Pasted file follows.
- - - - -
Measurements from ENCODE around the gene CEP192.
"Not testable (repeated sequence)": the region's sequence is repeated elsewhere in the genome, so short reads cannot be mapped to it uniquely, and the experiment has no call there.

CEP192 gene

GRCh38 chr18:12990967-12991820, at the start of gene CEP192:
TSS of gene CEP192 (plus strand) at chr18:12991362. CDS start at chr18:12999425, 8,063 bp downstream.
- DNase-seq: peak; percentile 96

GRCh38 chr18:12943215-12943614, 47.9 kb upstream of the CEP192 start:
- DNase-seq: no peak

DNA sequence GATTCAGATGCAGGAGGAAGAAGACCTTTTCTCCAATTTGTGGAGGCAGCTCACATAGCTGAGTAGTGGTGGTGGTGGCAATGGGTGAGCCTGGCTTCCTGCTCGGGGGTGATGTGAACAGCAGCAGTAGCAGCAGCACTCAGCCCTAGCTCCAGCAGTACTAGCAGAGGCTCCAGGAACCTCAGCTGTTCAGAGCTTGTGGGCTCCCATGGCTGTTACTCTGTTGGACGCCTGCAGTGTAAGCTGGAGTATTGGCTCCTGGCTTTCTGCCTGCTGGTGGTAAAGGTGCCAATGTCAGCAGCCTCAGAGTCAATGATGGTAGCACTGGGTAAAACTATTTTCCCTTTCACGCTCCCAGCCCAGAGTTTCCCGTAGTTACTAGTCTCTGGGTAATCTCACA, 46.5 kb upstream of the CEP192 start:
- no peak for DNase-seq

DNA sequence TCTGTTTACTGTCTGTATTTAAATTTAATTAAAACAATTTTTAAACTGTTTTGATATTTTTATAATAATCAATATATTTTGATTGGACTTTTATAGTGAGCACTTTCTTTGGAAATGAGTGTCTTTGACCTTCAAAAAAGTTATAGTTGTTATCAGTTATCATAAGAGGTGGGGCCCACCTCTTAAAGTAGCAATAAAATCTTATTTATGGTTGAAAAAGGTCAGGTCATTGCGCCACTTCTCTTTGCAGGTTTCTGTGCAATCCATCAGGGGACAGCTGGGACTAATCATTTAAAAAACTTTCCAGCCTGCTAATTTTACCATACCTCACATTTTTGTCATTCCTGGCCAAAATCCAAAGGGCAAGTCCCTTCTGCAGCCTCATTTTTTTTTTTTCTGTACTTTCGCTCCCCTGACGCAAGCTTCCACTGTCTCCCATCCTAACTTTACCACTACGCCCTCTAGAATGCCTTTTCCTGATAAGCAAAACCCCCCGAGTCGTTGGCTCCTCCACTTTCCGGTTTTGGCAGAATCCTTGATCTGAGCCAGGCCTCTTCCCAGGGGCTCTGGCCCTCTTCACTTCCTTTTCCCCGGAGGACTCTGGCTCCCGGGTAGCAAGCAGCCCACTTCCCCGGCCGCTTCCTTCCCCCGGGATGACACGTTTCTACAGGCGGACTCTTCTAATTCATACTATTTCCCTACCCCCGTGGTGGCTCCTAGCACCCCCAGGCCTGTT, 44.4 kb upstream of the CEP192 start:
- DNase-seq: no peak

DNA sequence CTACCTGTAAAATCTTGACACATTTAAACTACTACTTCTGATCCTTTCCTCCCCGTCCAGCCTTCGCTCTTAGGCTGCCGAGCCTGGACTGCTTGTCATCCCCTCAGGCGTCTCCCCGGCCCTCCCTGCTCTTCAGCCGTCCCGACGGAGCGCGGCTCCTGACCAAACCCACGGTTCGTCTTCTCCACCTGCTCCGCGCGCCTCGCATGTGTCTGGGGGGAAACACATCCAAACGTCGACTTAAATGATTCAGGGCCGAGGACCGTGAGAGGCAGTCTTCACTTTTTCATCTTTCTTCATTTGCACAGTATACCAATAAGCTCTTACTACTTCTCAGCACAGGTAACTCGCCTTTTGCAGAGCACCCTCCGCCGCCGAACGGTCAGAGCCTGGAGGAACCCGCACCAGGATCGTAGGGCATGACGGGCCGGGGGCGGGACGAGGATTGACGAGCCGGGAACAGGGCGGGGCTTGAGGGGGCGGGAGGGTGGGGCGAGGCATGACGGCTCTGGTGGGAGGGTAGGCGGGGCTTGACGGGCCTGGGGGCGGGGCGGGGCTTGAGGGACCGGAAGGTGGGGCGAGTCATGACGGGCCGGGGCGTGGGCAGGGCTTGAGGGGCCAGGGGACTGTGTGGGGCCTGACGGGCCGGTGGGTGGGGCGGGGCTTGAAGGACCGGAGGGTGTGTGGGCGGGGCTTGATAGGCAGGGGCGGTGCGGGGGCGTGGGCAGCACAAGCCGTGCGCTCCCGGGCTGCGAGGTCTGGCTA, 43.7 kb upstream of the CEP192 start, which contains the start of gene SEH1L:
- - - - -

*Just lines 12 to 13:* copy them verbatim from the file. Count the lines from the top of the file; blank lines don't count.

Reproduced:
- DNase-seq: no peak

DNA sequence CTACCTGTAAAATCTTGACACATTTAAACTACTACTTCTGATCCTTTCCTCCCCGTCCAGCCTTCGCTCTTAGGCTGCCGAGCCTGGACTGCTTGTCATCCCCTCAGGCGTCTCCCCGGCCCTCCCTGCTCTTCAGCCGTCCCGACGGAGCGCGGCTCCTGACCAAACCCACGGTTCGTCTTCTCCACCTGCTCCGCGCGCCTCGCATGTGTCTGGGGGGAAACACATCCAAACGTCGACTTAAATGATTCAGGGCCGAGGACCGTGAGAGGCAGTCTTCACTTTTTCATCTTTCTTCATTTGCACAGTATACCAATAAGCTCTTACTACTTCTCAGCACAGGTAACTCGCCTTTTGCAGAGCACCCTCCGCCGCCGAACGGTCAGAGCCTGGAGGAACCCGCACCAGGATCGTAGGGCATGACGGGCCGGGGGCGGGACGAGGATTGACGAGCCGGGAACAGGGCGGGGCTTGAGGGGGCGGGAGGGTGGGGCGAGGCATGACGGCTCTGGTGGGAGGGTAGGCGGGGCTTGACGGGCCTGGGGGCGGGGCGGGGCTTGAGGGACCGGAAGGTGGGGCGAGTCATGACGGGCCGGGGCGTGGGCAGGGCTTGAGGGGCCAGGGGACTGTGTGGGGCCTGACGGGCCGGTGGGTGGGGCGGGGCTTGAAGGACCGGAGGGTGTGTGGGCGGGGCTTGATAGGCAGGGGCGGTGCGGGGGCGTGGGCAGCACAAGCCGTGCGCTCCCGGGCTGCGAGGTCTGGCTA, 43.7 kb upstream of the CEP192 start, which contains the start of gene SEH1L: